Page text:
Eastern U.S. forests could change dramatically with climate change, but picture complicated by such factors as drought, CO2 levels, find U.S. researchers

Audrey Dixon

Audrey Dixon

Nov 1, 2011 – Forestweb

LOS ANGELES , October 28, 2011 () – Climate change could change forests in the Eastern U.S. dramatically over a few decades to come, but many factors complicate the picture, such as drought, carbon dioxide levels, temperature and even spread of a symbiotic fungus, the Athens Banner-Herald reported Oct. 20.

Forests could change to have a fairly similar appearance from Georgia to Massachusetts, said University of Georgia forest ecologist Jacqueline Mohan, according to the article carried in OnlineAthens.

Just a few species such as white oaks and longleaf pines may emerge as dominant, Mohan said last Wednesday in a talk sponsored by the university's Initiative for Climate and Society.

Mohan is researching how climate change affects the growth of understory trees such as red maples and Southern magnolias. Research indicates the magnolias could flourish as far north as New England with rising temperatures and carbon dioxide levels.

However, the effects of climate change in the Southeast are harder to pin down, said Mohan. She and other scientists are looking at change in the Eastern U.S. and the South, the Athens Banner-Herald reported.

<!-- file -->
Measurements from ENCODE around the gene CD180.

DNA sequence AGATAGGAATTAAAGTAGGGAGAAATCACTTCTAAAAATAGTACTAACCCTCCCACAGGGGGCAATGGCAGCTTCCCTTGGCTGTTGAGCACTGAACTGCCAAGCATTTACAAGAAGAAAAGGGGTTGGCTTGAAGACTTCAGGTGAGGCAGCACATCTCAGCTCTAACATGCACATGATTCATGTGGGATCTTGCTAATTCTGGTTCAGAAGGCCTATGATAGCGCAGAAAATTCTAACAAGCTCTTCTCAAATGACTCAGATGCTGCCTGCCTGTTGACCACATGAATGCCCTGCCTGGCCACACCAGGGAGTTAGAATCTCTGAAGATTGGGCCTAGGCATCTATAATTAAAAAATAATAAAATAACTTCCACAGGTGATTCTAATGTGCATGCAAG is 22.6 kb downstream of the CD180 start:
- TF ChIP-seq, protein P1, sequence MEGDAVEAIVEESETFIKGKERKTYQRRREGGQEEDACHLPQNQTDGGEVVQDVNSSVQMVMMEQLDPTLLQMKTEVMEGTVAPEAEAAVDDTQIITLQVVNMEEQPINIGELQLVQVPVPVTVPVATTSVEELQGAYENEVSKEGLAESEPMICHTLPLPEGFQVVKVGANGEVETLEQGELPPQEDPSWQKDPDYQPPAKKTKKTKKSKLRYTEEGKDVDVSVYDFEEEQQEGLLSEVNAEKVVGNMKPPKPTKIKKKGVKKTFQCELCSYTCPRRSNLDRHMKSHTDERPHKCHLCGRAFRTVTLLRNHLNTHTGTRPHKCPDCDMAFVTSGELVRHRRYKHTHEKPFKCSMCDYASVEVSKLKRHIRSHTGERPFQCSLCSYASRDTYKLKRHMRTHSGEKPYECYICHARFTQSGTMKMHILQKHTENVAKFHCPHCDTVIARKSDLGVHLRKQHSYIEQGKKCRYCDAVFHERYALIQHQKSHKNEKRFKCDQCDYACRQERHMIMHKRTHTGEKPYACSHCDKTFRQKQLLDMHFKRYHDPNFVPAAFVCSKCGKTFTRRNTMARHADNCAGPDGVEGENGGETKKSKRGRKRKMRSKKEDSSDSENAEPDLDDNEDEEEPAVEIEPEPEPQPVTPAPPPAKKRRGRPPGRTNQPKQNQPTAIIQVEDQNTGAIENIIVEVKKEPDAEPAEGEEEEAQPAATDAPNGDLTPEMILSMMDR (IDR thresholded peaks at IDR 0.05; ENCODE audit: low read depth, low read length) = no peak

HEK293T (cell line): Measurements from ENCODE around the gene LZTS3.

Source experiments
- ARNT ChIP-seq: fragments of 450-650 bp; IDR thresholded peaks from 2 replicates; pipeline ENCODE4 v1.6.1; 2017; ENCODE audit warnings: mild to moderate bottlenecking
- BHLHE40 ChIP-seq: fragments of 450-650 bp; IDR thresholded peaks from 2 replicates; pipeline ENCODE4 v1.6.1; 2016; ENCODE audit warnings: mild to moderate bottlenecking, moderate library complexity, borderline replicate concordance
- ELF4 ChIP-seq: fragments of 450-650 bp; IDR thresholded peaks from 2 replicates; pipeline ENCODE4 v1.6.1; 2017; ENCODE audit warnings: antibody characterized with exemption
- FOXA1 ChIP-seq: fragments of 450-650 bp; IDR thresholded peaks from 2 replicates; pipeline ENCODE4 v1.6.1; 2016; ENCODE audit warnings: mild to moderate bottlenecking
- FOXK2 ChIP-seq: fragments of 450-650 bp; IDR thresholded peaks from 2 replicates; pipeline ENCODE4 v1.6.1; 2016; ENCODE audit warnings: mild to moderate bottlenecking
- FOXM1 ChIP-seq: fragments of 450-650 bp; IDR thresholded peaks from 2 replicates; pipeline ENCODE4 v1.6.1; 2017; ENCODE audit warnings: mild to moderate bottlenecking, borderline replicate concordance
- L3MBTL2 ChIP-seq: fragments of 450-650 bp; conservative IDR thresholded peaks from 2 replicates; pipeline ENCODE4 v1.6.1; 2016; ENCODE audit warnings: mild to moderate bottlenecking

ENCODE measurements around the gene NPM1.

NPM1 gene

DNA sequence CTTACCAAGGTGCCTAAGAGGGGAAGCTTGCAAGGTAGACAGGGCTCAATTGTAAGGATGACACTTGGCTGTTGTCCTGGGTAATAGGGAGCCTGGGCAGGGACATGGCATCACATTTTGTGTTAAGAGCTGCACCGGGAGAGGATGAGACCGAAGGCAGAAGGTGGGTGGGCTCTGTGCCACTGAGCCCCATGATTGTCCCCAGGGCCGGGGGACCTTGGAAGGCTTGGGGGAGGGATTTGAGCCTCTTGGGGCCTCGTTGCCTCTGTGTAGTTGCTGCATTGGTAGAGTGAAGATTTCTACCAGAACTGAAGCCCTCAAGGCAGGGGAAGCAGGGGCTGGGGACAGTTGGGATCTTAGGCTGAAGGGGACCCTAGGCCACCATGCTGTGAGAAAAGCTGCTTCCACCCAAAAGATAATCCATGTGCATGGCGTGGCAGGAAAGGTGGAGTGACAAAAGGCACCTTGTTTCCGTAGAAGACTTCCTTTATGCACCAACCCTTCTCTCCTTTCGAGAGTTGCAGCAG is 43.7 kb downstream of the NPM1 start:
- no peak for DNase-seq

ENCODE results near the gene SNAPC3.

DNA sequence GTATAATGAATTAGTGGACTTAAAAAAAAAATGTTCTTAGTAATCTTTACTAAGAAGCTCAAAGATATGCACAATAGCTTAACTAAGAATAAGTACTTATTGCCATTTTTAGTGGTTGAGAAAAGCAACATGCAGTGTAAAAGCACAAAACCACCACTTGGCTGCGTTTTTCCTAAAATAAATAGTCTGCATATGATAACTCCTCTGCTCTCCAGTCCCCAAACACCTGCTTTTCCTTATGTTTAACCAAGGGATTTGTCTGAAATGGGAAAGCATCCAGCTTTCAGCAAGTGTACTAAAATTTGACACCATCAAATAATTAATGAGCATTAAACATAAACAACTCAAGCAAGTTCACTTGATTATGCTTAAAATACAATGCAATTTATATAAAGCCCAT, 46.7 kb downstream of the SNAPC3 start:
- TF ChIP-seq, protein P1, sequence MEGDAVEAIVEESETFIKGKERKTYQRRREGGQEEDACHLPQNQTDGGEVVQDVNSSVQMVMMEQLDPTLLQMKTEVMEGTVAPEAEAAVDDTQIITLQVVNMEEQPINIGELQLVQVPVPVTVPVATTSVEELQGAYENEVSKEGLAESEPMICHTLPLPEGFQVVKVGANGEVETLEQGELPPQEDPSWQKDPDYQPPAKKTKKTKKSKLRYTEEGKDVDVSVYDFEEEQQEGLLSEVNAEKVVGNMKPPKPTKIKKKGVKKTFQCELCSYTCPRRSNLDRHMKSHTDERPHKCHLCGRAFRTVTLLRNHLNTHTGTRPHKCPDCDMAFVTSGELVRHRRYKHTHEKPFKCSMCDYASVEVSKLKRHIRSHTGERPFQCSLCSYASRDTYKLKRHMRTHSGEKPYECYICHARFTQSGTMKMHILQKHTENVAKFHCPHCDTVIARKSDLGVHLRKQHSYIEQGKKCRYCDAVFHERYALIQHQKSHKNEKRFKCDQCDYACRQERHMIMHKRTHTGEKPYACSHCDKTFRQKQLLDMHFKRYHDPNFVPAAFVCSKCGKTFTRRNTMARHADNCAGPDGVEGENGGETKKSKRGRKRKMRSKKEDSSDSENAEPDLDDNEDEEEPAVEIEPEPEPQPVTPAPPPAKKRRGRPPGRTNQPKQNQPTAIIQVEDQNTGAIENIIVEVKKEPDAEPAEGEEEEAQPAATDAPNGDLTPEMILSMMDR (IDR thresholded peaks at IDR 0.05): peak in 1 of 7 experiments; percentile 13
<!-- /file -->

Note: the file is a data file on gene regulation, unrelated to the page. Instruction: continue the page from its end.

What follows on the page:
Mohan said the major factor researchers need to consider is drought. Some climate scientists predict rainfall will drop 20% to 30% over the next few decades, primarily during summer.

Carbon dioxide levels are 30% higher than any time during the past 800,000 years, according to ice core samples, said Mohan. Some understory tree species are aided by this increase.

Sugar maple and cherry, for example, have a symbiotic relationship with the fungus arbuscular mycorrhiza, which helps funnel nutrients such as nitrogen and phosphorous to them. Growth of the fungus is boosted by higher carbon dioxide levels.

The primary source of this article is the Athens Banner-Herald, Athens, Georgia, on Oct. 20, 2011.

* All content is copyrighted by Industry Intelligence, or the original respective author or source. You may not recirculate, redistrubte or publish the analysis and presentation included in the service without Industry Intelligence's prior written consent. Please review our terms of use.

Share:

About Us

We deliver market news & information relevant to your business.

We monitor all your market drivers.

We aggregate, curate, filter and map your specific needs.

We deliver the right information to the right person at the right time.

Our Contacts

1990 S Bundy Dr. Suite #380,
Los Angeles, CA 90025 795

+1 (310) 558 0008
+1 (310) 558 0080 (FAX)

About Cookies On This Site

We collect data, including through use of cookies and similar technology ("cookies") that enchance the online experience. By clicking "I agree", you agree to our cookies, agree to bound by our Terms of Use, and acknowledge our Privacy Policy. For more information on our data practices and how to exercise your privacy rights, please see our Privacy Policy.